They were initially told about Cry by a doctor at St James’s some months later. Cry organise screening for families who have experienced a sudden cardiac death or where a family member has a diagnosis of a cardiac condition. They do all of this free of charge. But they also have a supportive role. “Marie Greene came out to the house to us,” says Breege. “She founded Cry with her husband, Michael, after their son died. She was an amazing support. Her son was 15 years old and we thought, ‘Oh my God, we had Paul for 35 years but he was only 15 years old’.”

The Clancys began fundraising for Cry, running an annual event in their tennis club among other things. When Cry created the helpline, Breege volunteered, training last Summer and taking calls ever since.

Why did she want to do that?

“Because that’s what Paul did. We got a lot of letters from children in Kildare [where he had worked as a counsellor] and a lot of them said how he had helped them. Some said, ‘I’m alive today because of him’.”

The callers need to talk – sometimes they have no one else to talk to – and Breege, and the other volunteers, are happy to listen. After a while the caller might ask questions. Things like, “What age was your son when he died?” or “What was the thing that worked best for you?”

‘I knew immediately that this was it ... I just went cold and I had an unusual feeling.’ Photograph: Tom Honan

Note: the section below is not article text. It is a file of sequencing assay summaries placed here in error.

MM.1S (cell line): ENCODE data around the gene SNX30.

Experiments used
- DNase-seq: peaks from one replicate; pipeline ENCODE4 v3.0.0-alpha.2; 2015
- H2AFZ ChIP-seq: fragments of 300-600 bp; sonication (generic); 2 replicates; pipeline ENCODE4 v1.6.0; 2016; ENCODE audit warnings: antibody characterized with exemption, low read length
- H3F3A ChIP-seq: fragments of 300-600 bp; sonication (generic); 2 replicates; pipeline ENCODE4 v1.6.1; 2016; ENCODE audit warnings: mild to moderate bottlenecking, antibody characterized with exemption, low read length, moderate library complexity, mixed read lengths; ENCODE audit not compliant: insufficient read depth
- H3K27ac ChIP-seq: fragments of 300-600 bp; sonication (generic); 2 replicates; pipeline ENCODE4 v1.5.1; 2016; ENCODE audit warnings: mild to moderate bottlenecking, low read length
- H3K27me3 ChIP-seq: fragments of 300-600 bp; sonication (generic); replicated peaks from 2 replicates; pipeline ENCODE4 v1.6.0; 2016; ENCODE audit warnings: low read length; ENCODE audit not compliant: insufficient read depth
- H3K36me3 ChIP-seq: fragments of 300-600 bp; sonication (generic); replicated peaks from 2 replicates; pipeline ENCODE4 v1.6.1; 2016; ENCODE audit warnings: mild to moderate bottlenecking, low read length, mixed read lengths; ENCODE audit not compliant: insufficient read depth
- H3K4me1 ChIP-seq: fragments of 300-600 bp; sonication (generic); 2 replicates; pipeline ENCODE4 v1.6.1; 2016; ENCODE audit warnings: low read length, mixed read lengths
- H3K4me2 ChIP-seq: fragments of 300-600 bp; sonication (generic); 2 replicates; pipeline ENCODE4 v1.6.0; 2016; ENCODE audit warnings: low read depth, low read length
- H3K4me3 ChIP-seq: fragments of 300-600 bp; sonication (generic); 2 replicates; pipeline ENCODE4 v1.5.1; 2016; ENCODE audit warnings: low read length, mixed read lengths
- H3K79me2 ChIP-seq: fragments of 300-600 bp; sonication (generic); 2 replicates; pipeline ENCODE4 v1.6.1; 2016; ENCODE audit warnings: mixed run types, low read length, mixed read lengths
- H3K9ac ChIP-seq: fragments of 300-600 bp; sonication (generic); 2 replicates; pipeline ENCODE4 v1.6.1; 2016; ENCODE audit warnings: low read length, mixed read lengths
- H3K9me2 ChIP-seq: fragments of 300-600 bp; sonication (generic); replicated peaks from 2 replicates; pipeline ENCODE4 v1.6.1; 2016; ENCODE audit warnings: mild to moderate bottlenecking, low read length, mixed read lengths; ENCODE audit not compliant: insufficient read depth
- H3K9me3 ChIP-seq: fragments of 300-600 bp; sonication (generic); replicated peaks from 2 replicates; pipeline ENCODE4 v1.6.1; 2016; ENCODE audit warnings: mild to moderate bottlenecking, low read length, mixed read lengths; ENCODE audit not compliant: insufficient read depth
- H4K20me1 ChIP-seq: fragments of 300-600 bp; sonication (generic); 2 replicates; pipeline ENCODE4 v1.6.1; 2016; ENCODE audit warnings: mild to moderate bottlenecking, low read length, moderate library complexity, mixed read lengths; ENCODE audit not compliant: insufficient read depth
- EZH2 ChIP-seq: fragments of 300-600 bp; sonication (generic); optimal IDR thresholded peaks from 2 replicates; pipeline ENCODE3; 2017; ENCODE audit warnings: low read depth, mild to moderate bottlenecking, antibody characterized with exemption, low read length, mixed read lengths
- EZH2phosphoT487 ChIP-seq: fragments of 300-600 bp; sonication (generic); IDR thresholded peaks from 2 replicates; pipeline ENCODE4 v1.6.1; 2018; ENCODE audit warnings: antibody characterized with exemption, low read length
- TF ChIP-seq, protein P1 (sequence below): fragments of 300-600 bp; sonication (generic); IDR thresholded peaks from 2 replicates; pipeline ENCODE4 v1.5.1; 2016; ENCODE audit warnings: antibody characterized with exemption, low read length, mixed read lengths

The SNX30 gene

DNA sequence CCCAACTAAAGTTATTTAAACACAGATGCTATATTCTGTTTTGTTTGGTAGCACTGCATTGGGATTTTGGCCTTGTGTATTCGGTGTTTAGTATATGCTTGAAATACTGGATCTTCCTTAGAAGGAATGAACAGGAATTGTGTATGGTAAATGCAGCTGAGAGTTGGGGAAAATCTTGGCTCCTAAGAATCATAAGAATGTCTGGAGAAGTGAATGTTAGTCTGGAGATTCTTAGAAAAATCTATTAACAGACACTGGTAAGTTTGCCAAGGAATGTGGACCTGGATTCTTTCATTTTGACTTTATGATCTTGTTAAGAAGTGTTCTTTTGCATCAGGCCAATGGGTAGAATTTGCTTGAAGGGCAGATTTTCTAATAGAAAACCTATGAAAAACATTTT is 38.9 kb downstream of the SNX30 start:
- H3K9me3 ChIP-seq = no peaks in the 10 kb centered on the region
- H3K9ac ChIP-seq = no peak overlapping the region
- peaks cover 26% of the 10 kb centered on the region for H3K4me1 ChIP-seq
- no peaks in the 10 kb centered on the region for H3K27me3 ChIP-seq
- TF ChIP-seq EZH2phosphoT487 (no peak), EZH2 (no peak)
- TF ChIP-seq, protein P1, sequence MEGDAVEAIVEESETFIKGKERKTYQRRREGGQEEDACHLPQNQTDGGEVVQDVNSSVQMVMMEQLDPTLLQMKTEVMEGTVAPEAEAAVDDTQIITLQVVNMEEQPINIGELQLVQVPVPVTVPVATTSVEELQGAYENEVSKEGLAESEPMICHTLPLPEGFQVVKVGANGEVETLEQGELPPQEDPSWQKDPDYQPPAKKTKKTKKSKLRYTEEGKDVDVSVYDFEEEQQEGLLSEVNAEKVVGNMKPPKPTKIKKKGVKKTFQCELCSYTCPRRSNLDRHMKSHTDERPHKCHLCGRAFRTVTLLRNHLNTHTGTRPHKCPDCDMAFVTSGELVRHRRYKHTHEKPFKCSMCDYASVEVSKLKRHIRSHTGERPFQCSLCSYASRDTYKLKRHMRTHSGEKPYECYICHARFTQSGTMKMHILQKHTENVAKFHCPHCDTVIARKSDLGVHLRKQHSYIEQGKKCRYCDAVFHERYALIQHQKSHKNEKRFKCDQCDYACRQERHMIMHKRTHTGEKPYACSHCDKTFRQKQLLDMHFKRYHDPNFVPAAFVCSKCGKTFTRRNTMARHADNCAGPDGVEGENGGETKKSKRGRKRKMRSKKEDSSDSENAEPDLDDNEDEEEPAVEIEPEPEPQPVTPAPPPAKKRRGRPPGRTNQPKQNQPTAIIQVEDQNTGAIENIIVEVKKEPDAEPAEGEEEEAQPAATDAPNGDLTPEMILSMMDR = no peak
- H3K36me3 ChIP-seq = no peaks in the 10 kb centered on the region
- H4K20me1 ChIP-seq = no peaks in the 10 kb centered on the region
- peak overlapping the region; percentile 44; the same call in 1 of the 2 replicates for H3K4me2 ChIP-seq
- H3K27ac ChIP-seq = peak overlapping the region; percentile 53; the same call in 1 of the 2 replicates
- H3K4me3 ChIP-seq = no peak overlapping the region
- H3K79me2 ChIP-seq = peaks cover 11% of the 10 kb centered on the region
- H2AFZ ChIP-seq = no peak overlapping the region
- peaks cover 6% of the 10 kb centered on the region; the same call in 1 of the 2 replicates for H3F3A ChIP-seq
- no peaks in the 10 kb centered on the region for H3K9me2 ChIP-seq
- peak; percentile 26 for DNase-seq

‘I knew immediately that this was it ... I just went cold and I had an unusual feeling.’ Photograph: Tom Honan

To that she says: “Going back to work. I had to get up. I had to shower. I had to dress. I had to concentrate on what I was doing. And then when you come home from work, you’re tired ... If you’re just at home, you have too much time to think.”

They often ask: “‘How did you get through [the first] Christmas?’ I’m very honest. I say, ‘The reason I got through Christmas is my son [Niall] arrived in with a Christmas tree and said, ‘There’s the Christmas tree. There are all the decorations and next time I come in I want to see it decorated because that’s what Paul would want to see.’”

They had a surprisingly good Christmas that year, she says. They’d been dreading it but some good friends came around and they played the boardgame Cranium and made each other laugh late into the evening. Her daughter Emer said, “Weren’t we sent angels?”

Sometimes the callers say things that remind her of her own experience. When she came out of the initial haze of loss, she was angry. “I was going to mass for Lent every morning ... I said, ‘Lord you did that to me and there’s lots of people who didn’t go to mass and you didn’t do it to them. So I’m not going to mass anymore.’ I stopped going to mass. I just finished with religion.’”

I would never say that time heals. It doesn’t heal ... But you do learn to live with it

Is she still finished with religion? She laughs and tells me about a terrifying plane journey she had some time later. “I said, ‘Dear Lord, if you get me down safely, I’ll go back to mass.’ So I feel now I’m obliged to go to mass.”

She thinks she was lucky that she and Mick dealt with their grief in a similar way. She thinks that it’s important that families talk together about the loss of their loved one. Paul is still very much a presence in the Clancy house. They’re still very close to Isa, his fiancée, who is now married with children. They talk about Paul – his warmth, his stories, his talent. They still listen to the music he made. Their six-year-old granddaughter Abbie did a presentation about her uncle’s music for her class. “Abbie talks about him like he’s just around the corner.”